MacBride's Royal Institution lecture, subsequently published as a special supplement in Nature, marshalled Thorpe's work in support, along with Nuttall's and Heslop Harrison's. For MacBride, studies such as theirs, concentrating on the life histories of individual organisms, constituted one of three kinds of investigation throwing light on the process of evolution, along with locality studies dealing with different races in a single species and with different species in a single fossil lineage. All of the accumulated evidence so far, MacBride judged, was consistent with the view of ‘Neo-Lamarckism’ (his term) that change in environments causes organisms to adopt new habits, which in turn generate the inheritable structural changes that make for the gradual evolution recorded in the rocks. It was also becoming clearer how, at the cellular level, such habit-induced structural changes could become inheritable. At the same time, according to MacBride, evidence was mounting against the Darwinian view that the process goes the other way, with spontaneously changed structures accidentally producing the adaptive habits that fit fortunate individuals and their offspring more tightly to their changed environments. In making his negative case, he laid particular stress on the ‘pure-line’ experiments of Wilhelm Johannsen and others, as showing that normally arising variation is not inheritable, against the expectations of August Weismann and the other arch-Darwinians. ‘The doctrine of the inheritance of acquired characters is by no means so dead as its opponents thought a generation ago’, trumpeted the Nature editorial in the issue carrying the lecture. Although there was room for disagreement about whether all of the experiments that MacBride discussed bore the weight of his neo-Lamarckian interpretation, ‘we view with sympathy his championship of the directive force of the organism in the evolutionary race’.Footnote 18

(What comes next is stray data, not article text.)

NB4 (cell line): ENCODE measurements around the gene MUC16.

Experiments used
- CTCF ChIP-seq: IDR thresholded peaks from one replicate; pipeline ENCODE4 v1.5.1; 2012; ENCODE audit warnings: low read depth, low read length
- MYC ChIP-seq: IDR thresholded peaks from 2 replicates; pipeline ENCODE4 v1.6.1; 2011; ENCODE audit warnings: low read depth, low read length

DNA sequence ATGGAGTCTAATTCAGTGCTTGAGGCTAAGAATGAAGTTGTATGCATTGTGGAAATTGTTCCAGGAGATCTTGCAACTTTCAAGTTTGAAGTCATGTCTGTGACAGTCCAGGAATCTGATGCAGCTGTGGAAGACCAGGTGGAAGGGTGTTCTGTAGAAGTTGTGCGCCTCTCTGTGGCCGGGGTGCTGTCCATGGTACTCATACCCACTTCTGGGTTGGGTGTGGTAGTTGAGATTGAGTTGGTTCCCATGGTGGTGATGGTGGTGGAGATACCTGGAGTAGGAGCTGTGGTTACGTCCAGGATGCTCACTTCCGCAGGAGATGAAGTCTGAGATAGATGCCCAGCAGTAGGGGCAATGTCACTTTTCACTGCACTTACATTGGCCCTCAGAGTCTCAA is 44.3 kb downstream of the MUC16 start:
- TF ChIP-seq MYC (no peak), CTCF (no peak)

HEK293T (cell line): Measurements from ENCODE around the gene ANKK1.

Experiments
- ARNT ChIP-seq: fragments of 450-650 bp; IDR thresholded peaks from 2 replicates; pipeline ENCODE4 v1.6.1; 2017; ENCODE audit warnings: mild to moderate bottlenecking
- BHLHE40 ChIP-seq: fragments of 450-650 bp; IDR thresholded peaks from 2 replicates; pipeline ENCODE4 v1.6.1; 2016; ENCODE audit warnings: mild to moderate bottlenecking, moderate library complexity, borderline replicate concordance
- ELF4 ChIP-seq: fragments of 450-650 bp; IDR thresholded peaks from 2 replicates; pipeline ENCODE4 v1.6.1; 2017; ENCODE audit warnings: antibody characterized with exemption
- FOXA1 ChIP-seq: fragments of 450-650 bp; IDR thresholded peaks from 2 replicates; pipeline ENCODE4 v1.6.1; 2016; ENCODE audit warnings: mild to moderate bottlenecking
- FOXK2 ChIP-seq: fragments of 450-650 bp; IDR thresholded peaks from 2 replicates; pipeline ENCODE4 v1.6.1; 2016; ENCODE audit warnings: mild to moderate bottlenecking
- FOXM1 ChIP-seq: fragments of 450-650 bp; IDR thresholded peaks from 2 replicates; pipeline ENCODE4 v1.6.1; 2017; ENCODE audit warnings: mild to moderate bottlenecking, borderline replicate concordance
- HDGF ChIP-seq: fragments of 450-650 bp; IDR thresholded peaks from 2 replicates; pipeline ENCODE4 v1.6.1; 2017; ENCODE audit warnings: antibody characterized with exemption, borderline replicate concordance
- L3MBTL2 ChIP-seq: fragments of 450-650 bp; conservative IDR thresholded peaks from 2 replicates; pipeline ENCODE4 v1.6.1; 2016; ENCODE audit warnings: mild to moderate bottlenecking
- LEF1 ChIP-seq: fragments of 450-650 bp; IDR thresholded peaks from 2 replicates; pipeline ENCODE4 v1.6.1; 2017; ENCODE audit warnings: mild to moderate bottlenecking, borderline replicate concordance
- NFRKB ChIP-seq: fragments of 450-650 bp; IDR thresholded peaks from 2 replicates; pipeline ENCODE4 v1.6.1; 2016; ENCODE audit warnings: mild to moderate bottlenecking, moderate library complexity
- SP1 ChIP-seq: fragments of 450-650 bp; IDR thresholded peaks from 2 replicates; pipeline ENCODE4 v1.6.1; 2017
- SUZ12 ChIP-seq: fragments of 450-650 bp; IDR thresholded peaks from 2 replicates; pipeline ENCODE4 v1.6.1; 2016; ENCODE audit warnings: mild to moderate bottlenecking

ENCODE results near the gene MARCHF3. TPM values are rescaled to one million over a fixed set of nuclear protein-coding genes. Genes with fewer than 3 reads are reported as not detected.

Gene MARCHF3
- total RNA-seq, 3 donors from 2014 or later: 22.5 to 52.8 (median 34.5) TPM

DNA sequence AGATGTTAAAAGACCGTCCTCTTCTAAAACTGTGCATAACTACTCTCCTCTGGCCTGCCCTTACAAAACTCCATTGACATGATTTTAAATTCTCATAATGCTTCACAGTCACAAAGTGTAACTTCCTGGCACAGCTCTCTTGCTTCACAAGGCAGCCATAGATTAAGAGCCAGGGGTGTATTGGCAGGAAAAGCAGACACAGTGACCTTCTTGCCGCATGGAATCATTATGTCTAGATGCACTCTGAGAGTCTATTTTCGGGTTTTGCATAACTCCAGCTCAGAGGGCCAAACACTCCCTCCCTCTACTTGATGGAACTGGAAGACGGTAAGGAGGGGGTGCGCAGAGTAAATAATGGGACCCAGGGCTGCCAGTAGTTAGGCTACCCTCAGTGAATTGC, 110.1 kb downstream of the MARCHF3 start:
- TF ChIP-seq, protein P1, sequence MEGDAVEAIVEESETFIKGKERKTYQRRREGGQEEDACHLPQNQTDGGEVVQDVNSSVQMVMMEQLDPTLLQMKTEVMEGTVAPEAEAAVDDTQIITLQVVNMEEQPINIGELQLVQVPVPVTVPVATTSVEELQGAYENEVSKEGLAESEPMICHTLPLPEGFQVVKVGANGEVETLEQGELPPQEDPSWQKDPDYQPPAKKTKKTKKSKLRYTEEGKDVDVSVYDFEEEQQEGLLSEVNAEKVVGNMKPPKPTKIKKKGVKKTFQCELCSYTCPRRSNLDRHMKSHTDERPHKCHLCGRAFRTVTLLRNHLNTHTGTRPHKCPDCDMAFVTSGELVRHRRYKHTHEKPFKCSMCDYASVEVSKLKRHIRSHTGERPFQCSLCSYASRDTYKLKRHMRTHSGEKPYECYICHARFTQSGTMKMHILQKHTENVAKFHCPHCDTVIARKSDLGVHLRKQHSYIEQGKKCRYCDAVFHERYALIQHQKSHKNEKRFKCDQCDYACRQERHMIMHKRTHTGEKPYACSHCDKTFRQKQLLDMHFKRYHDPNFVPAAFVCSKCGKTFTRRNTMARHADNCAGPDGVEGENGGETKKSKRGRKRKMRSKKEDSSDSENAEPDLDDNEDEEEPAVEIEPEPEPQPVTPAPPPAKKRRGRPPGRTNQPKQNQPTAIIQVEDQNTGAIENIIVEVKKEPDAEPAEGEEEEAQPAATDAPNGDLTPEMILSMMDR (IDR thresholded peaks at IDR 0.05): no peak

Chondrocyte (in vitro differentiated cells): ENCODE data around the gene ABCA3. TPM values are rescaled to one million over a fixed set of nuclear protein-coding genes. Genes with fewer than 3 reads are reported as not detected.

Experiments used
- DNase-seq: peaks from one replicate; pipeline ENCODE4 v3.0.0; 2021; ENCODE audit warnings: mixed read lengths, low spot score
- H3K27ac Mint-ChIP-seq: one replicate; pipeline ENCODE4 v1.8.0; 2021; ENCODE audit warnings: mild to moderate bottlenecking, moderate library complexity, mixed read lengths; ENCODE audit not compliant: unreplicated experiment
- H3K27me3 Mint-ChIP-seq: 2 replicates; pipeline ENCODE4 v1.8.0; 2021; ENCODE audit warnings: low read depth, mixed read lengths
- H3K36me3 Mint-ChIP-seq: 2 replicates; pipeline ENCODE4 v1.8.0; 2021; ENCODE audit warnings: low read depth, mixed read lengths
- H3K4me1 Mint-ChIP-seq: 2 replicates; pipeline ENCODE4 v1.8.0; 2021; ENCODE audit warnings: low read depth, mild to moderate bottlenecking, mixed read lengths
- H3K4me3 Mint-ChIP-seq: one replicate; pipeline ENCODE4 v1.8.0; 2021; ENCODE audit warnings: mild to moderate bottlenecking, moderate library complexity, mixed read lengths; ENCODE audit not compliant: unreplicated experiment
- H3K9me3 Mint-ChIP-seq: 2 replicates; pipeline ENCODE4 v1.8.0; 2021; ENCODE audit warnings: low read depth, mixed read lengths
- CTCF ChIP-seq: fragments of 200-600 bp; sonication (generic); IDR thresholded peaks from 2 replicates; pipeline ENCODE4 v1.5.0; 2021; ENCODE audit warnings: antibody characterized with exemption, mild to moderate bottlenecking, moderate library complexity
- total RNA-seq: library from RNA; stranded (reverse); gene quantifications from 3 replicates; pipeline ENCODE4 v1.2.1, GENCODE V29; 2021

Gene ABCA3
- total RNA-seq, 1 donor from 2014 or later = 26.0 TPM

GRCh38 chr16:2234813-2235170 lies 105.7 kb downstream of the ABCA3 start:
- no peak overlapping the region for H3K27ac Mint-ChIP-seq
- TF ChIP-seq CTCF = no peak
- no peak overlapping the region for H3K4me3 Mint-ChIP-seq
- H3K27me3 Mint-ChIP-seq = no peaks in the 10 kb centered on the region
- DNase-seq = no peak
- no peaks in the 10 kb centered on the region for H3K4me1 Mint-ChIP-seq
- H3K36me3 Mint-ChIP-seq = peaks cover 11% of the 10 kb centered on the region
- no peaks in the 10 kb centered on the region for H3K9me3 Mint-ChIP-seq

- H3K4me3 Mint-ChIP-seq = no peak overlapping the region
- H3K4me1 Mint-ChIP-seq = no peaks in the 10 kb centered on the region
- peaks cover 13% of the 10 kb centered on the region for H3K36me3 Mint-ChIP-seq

But within professional biology, the tide was moving in the other direction. Between 1930 and 1932, R.A. Fisher, Sewall Wright and J.B.S. Haldane published work swiftly regarded as having put Darwinian natural selection theory on a newly secure, mathematically impressive, population-genetical foundation. Haldane spelled out the consequences for neo-Lamarckism unsparingly in a Royal Institution lecture in the spring of 1932. Framed as an answer to MacBride's 1931 lecture, and likewise published afterwards in Nature, Haldane's ‘The hereditary transmission of acquired characters’ made quick work of the experimental evidence that MacBride had exhibited. All of it, in Haldane's view, could be explained as due to the effects of unintentional selection, as when the transfer of larvae to an unaccustomed foodstuff functions to kill off all but the individuals with favourably disposing genetic variation. As for pure-line experiments, the conclusion to draw from them was not that Darwinian change in nature failed to happen, but that evolutionary change of whatever sort, Darwinian or Lamarckian, could not take place within a genetically uniform population. The challenge for the Lamarckian theorist, Haldane went on, was to identify a form of evolutionary change in a genetically mixed population which could not be explained as due to selection. Furthermore, in rising to that challenge, the Lamarckian would do well to disown the popular notion that there was something upliftingly vitalist about the inheritance of acquired characters and something depressingly mechanical about natural selection. Vitalism or mechanism can go just as easily with the one process as with the other, or with neither (Haldane's agnostic preference), according to intellectual taste. Those seeking for cosmic consolation from biological theory can, Haldane advised, surely find it more easily in the view that, up to now, evolution's slow, blood-soaked progress cannot be blamed on minds driving the process in that way on purpose.Footnote 19